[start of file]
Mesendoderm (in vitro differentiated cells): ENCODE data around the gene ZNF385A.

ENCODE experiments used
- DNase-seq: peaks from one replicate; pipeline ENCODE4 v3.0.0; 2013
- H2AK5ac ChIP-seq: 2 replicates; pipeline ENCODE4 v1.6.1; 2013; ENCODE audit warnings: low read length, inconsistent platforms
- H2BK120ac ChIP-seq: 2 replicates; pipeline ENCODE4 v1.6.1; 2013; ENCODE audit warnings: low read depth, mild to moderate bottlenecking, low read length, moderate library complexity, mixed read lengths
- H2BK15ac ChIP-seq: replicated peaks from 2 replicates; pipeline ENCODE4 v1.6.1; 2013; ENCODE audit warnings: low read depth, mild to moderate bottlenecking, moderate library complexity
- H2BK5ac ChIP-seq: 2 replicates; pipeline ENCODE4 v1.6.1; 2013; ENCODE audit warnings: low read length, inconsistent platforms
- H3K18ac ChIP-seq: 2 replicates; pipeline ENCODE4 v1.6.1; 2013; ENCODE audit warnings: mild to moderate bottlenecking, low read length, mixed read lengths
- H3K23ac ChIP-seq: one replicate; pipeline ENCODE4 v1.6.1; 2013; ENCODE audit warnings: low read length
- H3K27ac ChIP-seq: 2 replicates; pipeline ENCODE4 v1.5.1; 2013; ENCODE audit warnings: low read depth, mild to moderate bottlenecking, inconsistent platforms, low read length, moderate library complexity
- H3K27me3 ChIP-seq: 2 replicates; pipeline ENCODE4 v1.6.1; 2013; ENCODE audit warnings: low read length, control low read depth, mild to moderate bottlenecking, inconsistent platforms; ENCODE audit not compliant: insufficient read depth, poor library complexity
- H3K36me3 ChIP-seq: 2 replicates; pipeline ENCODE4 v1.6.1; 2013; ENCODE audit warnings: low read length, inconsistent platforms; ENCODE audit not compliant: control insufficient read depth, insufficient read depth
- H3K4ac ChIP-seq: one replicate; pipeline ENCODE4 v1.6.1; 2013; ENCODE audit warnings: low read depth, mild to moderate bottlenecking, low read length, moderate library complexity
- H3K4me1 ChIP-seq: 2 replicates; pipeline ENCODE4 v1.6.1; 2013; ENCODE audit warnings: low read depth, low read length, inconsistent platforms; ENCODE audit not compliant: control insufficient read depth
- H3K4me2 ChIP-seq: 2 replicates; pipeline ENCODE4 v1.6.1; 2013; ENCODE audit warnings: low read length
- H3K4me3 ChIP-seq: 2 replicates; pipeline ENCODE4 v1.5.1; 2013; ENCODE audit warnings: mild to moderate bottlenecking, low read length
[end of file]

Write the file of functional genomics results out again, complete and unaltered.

Mesendoderm (in vitro differentiated cells): ENCODE data around the gene ZNF385A.

ENCODE experiments used
- DNase-seq: peaks from one replicate; pipeline ENCODE4 v3.0.0; 2013
- H2AK5ac ChIP-seq: 2 replicates; pipeline ENCODE4 v1.6.1; 2013; ENCODE audit warnings: low read length, inconsistent platforms
- H2BK120ac ChIP-seq: 2 replicates; pipeline ENCODE4 v1.6.1; 2013; ENCODE audit warnings: low read depth, mild to moderate bottlenecking, low read length, moderate library complexity, mixed read lengths
- H2BK15ac ChIP-seq: replicated peaks from 2 replicates; pipeline ENCODE4 v1.6.1; 2013; ENCODE audit warnings: low read depth, mild to moderate bottlenecking, moderate library complexity
- H2BK5ac ChIP-seq: 2 replicates; pipeline ENCODE4 v1.6.1; 2013; ENCODE audit warnings: low read length, inconsistent platforms
- H3K18ac ChIP-seq: 2 replicates; pipeline ENCODE4 v1.6.1; 2013; ENCODE audit warnings: mild to moderate bottlenecking, low read length, mixed read lengths
- H3K23ac ChIP-seq: one replicate; pipeline ENCODE4 v1.6.1; 2013; ENCODE audit warnings: low read length
- H3K27ac ChIP-seq: 2 replicates; pipeline ENCODE4 v1.5.1; 2013; ENCODE audit warnings: low read depth, mild to moderate bottlenecking, inconsistent platforms, low read length, moderate library complexity
- H3K27me3 ChIP-seq: 2 replicates; pipeline ENCODE4 v1.6.1; 2013; ENCODE audit warnings: low read length, control low read depth, mild to moderate bottlenecking, inconsistent platforms; ENCODE audit not compliant: insufficient read depth, poor library complexity
- H3K36me3 ChIP-seq: 2 replicates; pipeline ENCODE4 v1.6.1; 2013; ENCODE audit warnings: low read length, inconsistent platforms; ENCODE audit not compliant: control insufficient read depth, insufficient read depth
- H3K4ac ChIP-seq: one replicate; pipeline ENCODE4 v1.6.1; 2013; ENCODE audit warnings: low read depth, mild to moderate bottlenecking, low read length, moderate library complexity
- H3K4me1 ChIP-seq: 2 replicates; pipeline ENCODE4 v1.6.1; 2013; ENCODE audit warnings: low read depth, low read length, inconsistent platforms; ENCODE audit not compliant: control insufficient read depth
- H3K4me2 ChIP-seq: 2 replicates; pipeline ENCODE4 v1.6.1; 2013; ENCODE audit warnings: low read length
- H3K4me3 ChIP-seq: 2 replicates; pipeline ENCODE4 v1.5.1; 2013; ENCODE audit warnings: mild to moderate bottlenecking, low read length